The State Department says it is not considering a redesignation of the Iranian-backed Houthi rebels as a terrorist group, even after a delegation of human rights activists launched a pressure campaign against the Biden administration.
A redesignation of the Houthis is not a top priority, according to the State Department. "We are currently focused on securing, extending, and building on the [United Nations] truce in Yemen, which is having a tangible impact on millions of Yemenis and provides a credible opportunity for peace in Yemen," a spokesman told the Washington Free Beacon.
The statement comes on the heels of a visit last week by Yemeni human rights activists, who were in Washington, D.C., to press the Biden administration and Congress to consider redesignating the Houthi rebels in Yemen as terrorists. The designation was first approved by the Trump administration during its push to isolate Iranian-backed terror fronts but reversed by President Joe Biden when he took office last year.
Biden administration officials who met with the activists said they view a redesignation of the Houthis as an obstacle to securing a permanent ceasefire between the Iran-armed militants and Yemeni government, according to sources familiar with the meetings. The activist pressure campaign was launched to coincide with Biden’s first trip to the Middle East last week, in which he met with Saudi Arabian leaders to discuss Houthi attacks on the country, among other issues.
The D.C. visit by the Yemeni human rights advocates was accompanied by a letter to the White House criticizing its decision to delist the Houthis and warning about the dire humanitarian crisis in Yemen that has developed. The July 11 letter, a copy of which was obtained by the Free Beacon, was signed by 35 organizations advocating for Yemeni human rights. The Biden administration removed the group from the terror list as part of a bid to help bolster U.S.-backed peace talks between the Iranian-armed rebels and the Yemeni government. Though a tenuous cease-fire is in place and expected to be renewed in August with U.S.-backing, the human rights leaders maintain the Houthis must be held accountable for their attacks on civilians.
"Unfortunately, the administration seems more focused on renewing a failed truce than on actually resolving the conflict and aiding the Yemeni people," Dr. Wesam Basindawa, a human rights activist who participated in the meetings, told the Free Beacon. Basindawa’s delegation was organized by the Yemeni Coalition of Independent Women, a human rights organization that seeks to draw attention to Houthi atrocities and their repeated violation of the cease-fire agreement. The activists met with officials representing the U.S. special envoy for Yemen, as well as a bipartisan group of lawmakers.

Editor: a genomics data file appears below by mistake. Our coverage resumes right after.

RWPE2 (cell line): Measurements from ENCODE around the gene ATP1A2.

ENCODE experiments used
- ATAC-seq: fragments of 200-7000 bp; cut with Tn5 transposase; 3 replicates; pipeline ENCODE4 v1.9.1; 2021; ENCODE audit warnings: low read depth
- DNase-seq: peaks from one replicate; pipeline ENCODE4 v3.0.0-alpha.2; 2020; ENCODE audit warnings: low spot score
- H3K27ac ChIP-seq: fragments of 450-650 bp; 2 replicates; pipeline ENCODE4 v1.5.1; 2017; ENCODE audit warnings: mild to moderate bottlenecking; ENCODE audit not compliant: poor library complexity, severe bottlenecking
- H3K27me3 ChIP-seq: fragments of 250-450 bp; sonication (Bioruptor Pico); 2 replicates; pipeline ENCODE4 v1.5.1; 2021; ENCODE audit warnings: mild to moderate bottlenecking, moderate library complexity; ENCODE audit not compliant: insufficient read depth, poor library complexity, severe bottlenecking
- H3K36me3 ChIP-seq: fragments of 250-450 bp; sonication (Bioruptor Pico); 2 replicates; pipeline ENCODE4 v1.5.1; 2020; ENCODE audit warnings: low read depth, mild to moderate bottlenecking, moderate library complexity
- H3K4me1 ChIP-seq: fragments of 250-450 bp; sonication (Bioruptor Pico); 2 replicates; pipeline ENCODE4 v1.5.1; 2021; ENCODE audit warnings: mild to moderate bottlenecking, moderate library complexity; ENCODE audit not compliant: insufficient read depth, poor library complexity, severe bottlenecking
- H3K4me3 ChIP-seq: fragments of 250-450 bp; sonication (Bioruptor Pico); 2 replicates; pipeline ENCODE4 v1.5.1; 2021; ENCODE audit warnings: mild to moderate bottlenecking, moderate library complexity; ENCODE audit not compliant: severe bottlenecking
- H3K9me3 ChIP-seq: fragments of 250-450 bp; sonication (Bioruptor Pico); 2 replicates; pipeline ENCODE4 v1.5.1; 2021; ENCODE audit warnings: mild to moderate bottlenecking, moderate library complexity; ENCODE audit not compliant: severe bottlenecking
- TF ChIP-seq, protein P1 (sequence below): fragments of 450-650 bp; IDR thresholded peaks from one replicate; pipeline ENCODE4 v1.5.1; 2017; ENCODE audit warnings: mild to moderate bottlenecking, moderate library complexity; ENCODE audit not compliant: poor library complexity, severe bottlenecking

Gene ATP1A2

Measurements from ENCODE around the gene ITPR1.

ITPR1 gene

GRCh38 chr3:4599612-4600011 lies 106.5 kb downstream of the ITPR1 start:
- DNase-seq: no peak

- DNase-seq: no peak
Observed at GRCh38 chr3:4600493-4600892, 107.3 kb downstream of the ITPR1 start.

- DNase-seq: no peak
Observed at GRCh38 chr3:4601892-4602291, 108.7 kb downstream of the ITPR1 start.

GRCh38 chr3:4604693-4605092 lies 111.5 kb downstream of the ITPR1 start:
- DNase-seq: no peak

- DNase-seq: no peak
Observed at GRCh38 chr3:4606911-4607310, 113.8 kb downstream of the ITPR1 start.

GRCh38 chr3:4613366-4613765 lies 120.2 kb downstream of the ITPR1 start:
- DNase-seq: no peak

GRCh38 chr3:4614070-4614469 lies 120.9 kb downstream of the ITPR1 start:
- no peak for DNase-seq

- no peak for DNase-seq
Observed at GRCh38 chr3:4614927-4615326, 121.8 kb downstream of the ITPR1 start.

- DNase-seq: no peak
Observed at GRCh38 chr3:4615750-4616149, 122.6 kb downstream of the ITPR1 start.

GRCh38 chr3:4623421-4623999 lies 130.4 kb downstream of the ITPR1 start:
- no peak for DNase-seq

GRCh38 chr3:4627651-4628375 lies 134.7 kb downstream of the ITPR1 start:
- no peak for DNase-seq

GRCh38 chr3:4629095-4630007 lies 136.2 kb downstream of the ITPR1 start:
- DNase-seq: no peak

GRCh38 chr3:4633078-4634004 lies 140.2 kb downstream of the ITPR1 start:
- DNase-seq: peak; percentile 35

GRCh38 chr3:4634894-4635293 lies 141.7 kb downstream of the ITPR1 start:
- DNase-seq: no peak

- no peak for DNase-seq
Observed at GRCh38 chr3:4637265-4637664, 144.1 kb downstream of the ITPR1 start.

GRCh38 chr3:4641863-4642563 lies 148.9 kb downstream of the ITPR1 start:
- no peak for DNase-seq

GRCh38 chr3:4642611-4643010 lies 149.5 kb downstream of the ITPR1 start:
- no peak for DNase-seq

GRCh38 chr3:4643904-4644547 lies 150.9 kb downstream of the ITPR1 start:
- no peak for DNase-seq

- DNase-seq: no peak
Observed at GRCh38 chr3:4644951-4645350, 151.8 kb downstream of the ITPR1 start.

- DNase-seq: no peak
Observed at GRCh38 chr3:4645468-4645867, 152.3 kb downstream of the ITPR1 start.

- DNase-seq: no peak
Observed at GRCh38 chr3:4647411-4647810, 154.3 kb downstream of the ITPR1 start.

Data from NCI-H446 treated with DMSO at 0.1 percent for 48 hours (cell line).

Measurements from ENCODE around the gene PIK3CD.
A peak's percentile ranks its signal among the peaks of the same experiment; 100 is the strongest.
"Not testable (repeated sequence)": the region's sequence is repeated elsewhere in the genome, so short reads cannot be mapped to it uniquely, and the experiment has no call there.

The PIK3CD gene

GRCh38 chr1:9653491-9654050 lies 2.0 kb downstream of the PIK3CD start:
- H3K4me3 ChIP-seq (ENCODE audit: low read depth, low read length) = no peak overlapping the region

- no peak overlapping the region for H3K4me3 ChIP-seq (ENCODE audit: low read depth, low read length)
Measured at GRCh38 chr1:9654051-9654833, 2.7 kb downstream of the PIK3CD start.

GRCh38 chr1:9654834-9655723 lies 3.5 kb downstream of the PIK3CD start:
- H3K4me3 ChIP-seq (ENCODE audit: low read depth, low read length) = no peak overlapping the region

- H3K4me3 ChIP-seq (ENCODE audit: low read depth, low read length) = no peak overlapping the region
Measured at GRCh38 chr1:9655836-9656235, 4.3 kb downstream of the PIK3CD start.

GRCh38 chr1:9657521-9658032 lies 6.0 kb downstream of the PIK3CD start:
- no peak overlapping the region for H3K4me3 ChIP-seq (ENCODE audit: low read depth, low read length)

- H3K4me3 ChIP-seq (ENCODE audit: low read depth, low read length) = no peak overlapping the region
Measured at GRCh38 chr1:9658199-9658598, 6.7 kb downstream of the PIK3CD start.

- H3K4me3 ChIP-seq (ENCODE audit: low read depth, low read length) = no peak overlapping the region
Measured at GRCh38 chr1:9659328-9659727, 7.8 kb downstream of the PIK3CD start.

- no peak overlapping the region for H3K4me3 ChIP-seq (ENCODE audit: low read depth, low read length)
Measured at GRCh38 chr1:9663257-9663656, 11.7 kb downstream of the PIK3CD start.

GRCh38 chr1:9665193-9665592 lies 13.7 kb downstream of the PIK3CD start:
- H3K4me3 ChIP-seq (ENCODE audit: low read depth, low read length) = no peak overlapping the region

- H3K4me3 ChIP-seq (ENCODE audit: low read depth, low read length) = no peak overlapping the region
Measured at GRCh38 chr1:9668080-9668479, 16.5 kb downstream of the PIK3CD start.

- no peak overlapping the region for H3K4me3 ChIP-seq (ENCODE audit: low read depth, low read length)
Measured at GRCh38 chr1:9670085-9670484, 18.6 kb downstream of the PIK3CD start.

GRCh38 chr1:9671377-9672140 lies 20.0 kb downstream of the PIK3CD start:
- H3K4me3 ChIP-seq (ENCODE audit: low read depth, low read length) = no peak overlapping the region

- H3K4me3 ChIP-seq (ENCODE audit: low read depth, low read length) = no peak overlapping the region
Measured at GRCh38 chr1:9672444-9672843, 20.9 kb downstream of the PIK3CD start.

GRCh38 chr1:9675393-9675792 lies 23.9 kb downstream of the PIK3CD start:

Asked about the situation, a State Department spokesman indicated to the Free Beacon that a redesignation of the Houthis is not being considered.
"Humanitarian considerations continue to be an important factor in any decision regarding a Foreign Terrorist Designation of Ansarallah," the official name of the rebel group, according to a State Department official.
Human rights activists disagree. They say the Houthis continue to conduct terror attacks and violate the cease fire agreement.
"In the year and a half since that action was taken, the Houthis have not moderated their actions or engaged in a productive dialogue," the activists wrote in their letter to the White House. "Furthermore, the humanitarian crisis in Yemen has not been relieved."
Since the Biden administration delisted the terror group, "the number of Houthi militia violations against Yemeni people and attacks against civilian targets in Saudi Arabia had doubled," the group notes. "In the past period, the Houthis conducted ... drone or missile attacks on Saudi airports and airfields."
At home in Yemen, "the violence of the Houthi group increased after it was removed from the list of terrorist organizations," committing crimes that include the "siege of cities, bombing civilians, booby trapp[ed] roads and schools, sniping civilians, child recruitment, displacement of civilians from their homes, humanitarian aid theft," and other atrocities. "Nearly half of these incidents affected women and children," the group says.
"The Houthis have responded to your administration’s offer of compassion and conciliation with disdain. They have refused to take advantage of the opportunity that your administration provided and allow for the alleviation of the pain and suffering of the Yemeni people," they write. "It is therefore time to reconsider the Houthi designation as a" foreign terrorist organization.